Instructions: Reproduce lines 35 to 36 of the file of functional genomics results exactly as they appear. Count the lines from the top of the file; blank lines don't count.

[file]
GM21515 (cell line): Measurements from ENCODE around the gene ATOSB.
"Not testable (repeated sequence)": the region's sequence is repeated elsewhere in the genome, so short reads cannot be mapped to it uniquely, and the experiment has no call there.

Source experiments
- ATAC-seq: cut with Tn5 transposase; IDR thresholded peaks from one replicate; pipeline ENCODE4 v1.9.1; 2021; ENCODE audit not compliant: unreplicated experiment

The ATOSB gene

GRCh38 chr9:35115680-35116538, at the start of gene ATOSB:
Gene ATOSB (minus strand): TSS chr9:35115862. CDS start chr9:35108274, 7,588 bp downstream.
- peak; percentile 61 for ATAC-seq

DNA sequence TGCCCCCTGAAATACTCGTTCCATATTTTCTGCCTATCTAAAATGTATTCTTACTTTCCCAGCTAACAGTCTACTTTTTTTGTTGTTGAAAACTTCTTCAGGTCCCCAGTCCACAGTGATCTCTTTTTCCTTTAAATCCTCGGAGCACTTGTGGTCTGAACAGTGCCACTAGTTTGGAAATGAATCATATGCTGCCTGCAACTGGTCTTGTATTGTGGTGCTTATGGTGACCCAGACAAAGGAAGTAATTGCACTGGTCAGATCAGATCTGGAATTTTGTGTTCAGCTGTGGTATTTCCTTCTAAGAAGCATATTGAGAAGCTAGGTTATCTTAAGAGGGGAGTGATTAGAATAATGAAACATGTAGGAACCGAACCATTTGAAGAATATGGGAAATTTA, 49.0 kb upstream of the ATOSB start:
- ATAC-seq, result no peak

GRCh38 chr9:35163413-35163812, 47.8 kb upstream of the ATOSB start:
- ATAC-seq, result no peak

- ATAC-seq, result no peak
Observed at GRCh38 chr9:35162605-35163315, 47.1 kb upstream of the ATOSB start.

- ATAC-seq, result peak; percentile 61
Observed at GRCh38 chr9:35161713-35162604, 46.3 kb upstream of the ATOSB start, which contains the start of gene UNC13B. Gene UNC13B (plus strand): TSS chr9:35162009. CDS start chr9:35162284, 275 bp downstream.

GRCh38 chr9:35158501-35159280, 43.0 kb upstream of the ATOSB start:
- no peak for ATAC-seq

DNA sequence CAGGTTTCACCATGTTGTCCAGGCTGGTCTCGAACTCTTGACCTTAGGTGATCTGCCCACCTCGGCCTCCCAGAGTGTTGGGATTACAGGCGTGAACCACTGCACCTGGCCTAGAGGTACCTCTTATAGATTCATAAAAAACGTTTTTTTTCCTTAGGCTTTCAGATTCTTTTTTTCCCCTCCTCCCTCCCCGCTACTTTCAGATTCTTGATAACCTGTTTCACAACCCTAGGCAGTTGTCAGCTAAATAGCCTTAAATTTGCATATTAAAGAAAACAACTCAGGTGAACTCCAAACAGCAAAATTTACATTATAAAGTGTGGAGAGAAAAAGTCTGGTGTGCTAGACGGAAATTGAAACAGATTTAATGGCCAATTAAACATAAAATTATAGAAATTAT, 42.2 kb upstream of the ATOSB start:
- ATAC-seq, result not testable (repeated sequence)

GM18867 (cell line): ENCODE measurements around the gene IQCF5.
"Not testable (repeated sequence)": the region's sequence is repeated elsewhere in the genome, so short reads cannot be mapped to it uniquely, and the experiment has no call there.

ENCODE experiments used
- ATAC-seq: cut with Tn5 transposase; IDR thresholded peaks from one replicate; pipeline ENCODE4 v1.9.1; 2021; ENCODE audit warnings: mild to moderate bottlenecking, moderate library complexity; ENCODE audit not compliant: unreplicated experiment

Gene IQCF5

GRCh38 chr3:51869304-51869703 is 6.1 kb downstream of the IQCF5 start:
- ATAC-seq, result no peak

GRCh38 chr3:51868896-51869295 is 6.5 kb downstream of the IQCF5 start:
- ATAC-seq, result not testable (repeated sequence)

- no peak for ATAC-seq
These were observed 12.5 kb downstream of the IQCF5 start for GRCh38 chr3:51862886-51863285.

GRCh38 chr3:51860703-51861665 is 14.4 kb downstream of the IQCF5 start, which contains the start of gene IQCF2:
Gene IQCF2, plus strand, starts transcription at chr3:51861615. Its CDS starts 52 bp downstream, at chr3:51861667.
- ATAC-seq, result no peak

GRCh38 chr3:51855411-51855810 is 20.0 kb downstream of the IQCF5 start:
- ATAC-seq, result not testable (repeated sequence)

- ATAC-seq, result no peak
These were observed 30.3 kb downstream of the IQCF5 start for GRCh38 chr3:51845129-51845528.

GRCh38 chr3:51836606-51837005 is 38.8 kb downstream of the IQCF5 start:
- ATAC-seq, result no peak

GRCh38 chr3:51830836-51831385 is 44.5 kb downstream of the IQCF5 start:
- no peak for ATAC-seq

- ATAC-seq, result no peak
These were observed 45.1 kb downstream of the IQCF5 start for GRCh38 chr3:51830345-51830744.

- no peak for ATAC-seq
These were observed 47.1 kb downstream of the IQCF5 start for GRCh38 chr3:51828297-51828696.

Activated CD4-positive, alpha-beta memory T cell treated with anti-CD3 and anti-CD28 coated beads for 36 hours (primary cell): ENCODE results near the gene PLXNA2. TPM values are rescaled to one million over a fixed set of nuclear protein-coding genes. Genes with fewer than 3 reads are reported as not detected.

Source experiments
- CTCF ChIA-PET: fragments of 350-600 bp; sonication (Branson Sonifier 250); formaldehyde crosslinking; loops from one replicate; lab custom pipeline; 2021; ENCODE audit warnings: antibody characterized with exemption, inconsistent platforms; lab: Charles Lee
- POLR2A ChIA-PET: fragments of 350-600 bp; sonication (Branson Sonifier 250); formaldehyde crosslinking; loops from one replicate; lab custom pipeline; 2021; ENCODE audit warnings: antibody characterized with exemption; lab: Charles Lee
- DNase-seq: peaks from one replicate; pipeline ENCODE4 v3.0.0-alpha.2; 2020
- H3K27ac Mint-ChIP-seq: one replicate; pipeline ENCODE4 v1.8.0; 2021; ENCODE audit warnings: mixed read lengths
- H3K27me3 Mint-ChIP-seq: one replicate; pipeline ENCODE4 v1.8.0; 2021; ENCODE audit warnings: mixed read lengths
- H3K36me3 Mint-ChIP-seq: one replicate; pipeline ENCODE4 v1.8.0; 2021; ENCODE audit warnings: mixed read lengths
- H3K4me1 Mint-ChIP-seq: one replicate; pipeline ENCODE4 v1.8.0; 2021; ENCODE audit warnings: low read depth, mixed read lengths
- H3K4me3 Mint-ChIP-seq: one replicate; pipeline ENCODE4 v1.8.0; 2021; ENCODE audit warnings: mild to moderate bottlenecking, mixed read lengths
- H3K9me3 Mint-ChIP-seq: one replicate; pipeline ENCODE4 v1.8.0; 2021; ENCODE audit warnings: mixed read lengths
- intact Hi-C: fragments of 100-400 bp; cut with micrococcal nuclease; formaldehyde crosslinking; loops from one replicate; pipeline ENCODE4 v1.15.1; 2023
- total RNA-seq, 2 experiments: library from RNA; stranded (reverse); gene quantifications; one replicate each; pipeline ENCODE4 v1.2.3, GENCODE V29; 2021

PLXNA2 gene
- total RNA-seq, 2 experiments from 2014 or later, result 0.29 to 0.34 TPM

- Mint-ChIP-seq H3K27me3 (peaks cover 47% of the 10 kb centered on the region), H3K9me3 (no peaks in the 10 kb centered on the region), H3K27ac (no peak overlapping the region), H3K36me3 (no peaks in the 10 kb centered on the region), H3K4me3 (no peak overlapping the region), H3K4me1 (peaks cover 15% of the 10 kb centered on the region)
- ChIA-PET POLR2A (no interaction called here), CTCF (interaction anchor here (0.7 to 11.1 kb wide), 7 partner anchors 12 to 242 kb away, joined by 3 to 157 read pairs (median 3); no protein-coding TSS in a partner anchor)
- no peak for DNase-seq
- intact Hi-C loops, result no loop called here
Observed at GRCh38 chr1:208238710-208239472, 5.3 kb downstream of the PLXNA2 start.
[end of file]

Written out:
GRCh38 chr3:51855411-51855810 is 20.0 kb downstream of the IQCF5 start:
- ATAC-seq, result not testable (repeated sequence)